The Lakers are really thin right now with Kyle Kuzma (ankle), Brandon Ingram (shoulder) and Lonzo Ball (ankle) all on the sidelines. Kuzma had an MRI and could miss up to a week, Lonzo still hasn’t been cleared for contact, and Ingram has missed the last two games. On Wednesday, we saw the Lakers close with a group of LeBron James, Rajon Rondo, Josh Hart, Moritz Wagner, Johnathan Williams and Alex Caruso -- coach Luke Walton made a lot of subs. Not great, Bob.
To make matters worse, the Lakers are now 6.5 games back of the No. 8 seed. According to Basketball Reference, the Lakers now have a 0.1% chance to make the playoffs this year. The Lakers have back-to-back sets coming up on Mar. 14-15, Mar. 26-27, and Apr. 4-5, so that could be a factor for even healthier players like LeBron. The likelihood of shutdowns for Lakers also goes up, so that’s another factor fantasy owners will have to deal with. LeBron is a shutdown candidate. The times, they are a changin’.
Last night, Walton used 13 different lineups for at least two minutes with no lineup getting more than 10 minutes. Over the last two games, there’s only one lineup he used in each of those two (LeBron, Rondo, Bullock, Hart, Wagner). Kentavious Caldwell-Pope only getting seven minutes on Wednesday might be the biggest sign of things to come with a possible youth movement. Walton also gave more evidence of the young guys playing more when asked about Caruso, Williams, Wagner and Hart. “I loved it. We’re looking for guys who are going to play the way we need," Walton said. Walton was also asked about those guys even if Ingram and Kuzma come back, and Walton said he would still play the South Bay guys if they played with that kind of effort. Walton also said “the goals could change” with the team once they’re out of the playoffs, and that player development could be an even bigger priority.
Until we see Ingram, Kuzma and Ball back, fantasy players should be taking a look at Caruso, Wagner, Hart and Williams as streams, DFS punts or deep-league adds. Meanwhile, Rondo could be a bigger risk based on his -7.3 net rating with LeBron and how he was sitting on the bench by himself last night. It’ll be really hard to count on Reggie Bullock, KCP, Muscala, and Lance Stephenson.
Other Injury Notes
The Hawks are a little thin up front right now. Dewayne Dedmon (knee), Alex Poythress (ankle) and Omari Spellman (ankle) were all on the sidelines at the end of the Wednesday game. Spellman may be done for the season, but Dedmon didn’t need an MRI. He should be back soon, so Alex Len party time shouldn’t last too long. If Dedmon is going to miss more time, the Hawks may have to go smaller, and they just added Tyler Zeller on a 10-day deal.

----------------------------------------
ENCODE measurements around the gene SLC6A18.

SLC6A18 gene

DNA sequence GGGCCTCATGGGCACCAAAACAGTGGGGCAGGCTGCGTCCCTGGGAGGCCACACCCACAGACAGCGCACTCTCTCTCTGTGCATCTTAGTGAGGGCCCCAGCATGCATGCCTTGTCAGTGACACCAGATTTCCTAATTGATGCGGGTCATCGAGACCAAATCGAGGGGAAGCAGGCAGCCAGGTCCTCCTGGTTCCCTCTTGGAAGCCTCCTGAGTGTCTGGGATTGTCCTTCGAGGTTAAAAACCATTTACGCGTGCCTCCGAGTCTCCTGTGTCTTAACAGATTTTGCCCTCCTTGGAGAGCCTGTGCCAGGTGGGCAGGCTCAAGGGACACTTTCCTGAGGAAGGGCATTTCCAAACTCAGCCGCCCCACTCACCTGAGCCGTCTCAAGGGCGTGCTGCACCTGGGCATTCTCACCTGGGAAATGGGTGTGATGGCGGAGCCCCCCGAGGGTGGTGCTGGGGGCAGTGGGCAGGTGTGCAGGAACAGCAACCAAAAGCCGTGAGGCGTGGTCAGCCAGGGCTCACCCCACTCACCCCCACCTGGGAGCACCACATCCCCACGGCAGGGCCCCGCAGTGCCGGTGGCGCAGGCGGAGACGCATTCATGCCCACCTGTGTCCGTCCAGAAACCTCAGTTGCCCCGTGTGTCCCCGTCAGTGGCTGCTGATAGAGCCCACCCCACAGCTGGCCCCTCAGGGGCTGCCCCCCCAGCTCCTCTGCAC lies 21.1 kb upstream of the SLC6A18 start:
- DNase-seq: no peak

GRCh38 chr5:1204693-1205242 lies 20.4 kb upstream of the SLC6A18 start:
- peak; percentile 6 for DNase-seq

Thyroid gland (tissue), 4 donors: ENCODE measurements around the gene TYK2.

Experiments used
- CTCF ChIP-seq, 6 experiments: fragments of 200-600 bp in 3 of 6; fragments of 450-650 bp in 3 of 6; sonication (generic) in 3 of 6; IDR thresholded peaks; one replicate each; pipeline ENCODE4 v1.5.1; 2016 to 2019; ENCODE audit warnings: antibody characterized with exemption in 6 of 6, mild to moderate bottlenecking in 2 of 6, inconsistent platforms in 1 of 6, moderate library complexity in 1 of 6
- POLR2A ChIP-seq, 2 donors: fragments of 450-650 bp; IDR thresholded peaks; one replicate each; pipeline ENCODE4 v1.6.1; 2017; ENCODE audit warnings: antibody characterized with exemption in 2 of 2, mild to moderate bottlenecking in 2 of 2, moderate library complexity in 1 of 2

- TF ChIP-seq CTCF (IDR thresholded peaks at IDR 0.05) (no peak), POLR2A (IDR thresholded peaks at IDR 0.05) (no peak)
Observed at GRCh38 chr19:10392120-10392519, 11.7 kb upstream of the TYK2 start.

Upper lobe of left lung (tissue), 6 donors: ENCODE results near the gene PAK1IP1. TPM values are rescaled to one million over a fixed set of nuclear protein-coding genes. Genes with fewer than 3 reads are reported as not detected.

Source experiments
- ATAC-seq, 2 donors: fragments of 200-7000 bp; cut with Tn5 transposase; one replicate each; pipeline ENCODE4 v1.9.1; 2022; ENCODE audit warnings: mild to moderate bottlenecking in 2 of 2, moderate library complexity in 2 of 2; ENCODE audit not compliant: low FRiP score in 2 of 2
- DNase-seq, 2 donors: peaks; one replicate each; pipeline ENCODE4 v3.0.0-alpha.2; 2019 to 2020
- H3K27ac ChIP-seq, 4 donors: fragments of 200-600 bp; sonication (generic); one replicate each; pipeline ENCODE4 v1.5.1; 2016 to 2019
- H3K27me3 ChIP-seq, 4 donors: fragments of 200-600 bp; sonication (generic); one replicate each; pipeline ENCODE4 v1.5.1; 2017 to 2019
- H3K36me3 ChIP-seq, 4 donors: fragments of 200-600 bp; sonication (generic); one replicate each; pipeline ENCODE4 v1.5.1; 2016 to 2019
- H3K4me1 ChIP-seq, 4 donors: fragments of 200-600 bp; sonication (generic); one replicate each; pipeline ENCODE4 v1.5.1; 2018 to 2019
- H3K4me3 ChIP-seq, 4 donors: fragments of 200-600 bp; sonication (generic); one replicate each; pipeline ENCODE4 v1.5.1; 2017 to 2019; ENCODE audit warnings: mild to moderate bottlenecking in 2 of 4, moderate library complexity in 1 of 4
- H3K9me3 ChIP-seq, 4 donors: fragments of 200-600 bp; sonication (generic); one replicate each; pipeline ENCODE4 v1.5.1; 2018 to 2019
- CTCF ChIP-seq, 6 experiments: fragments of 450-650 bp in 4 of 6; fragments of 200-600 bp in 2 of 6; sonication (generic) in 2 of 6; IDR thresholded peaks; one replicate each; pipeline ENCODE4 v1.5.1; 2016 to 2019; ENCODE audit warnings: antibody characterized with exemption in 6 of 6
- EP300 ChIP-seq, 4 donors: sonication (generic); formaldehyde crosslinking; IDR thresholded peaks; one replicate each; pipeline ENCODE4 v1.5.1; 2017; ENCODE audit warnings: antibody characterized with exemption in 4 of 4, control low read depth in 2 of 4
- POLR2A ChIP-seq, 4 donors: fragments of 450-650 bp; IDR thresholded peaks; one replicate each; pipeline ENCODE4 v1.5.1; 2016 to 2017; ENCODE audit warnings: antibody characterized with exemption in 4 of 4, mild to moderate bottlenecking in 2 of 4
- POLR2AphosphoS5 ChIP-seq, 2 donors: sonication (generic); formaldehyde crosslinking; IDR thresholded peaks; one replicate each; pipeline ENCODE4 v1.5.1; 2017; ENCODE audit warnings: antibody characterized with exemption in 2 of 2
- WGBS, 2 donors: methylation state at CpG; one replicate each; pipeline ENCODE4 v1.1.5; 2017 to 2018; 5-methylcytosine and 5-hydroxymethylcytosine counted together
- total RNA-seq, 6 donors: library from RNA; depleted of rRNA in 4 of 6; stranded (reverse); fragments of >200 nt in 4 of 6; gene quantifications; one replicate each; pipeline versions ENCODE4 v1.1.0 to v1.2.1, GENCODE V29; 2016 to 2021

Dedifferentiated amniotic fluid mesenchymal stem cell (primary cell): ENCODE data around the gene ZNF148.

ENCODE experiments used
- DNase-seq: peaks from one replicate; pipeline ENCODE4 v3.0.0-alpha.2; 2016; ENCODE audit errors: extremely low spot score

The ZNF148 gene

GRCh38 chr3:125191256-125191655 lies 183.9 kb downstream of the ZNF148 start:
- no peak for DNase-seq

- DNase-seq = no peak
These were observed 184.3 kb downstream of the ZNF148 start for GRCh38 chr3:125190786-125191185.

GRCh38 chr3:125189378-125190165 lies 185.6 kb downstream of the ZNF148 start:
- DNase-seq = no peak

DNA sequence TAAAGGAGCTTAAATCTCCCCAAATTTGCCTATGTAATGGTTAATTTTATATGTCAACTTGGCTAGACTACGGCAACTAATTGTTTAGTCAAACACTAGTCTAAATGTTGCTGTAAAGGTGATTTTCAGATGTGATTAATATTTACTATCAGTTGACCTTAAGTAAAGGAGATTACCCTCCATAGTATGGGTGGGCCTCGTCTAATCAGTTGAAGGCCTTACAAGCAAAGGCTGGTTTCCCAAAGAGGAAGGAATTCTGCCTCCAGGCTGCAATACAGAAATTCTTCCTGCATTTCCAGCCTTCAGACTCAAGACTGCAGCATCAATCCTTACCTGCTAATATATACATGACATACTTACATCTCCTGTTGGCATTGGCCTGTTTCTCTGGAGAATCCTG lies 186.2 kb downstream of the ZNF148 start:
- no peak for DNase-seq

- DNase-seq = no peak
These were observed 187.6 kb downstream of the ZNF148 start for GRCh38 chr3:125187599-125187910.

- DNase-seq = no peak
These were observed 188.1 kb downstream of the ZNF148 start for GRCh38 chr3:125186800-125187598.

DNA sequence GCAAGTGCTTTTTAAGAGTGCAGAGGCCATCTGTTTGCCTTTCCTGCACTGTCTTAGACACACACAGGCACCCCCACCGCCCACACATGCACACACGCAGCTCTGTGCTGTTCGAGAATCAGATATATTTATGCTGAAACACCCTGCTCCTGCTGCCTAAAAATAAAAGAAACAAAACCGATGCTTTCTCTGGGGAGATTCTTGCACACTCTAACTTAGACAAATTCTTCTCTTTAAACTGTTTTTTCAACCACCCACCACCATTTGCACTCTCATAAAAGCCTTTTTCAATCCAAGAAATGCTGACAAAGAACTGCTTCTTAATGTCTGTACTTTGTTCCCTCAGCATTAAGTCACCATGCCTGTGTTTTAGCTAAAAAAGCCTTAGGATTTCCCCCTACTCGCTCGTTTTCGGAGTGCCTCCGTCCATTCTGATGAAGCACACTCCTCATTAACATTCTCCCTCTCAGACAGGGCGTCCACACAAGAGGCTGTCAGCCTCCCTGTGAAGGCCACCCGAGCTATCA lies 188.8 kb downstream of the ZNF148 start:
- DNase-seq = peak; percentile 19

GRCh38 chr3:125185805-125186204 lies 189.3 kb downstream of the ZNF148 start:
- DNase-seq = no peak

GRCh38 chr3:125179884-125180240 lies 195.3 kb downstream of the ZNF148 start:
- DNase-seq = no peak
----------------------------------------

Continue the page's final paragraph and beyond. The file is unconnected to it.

Klay Thompson (knee) has missed the last two games and didn’t practice on Wednesday. Interestingly, Draymond Green said the Warriors do want homecourt advantage. Maybe Klay could return for a huge game against the Nuggets on Friday. The Warriors only have two games next week, but the following week they have five games. They have two B2B sets in that week, so expect some of their players to sit out at least one game. There really isn’t a reliable player to stream, though.
Kyrie Irving (thigh) didn’t play on Wednesday, but it’s just a bruise and presumably the back-to-back set was a factor. The Celtics have a back-to-back set on Mar. 23-24 and Mar. 29-30, so expect Irving to sit out there and possibly other games. Irving has said he can’t wait for the regular season to be over.
The Cavs still don’t have Tristan Thompson (foot), and Ante Zizic (concussion) has been out since the weekend. Larry Nance has seen big minutes while David Nwaba has played the four behind Nance and Kevin Love. Nwaba just scored a career-high 22 points and could be an option to start next week with a Monday-Tuesday B2B.
Goran Dragic’s left calf has limited him and kept him out for the last three games. Rodney McGruder should take on his minutes, but he won’t have much fantasy value. Justise Winslow and Dion Waiters should be more reliable, as well.
We’re still waiting on Joel Embiid, but coach Brett Brown isn’t saying much about a return.
Marvin Bagley could be back soon and he wasn’t really limping when he had his MRI last week. The Kings go 4-4-4-4 in the final four weeks.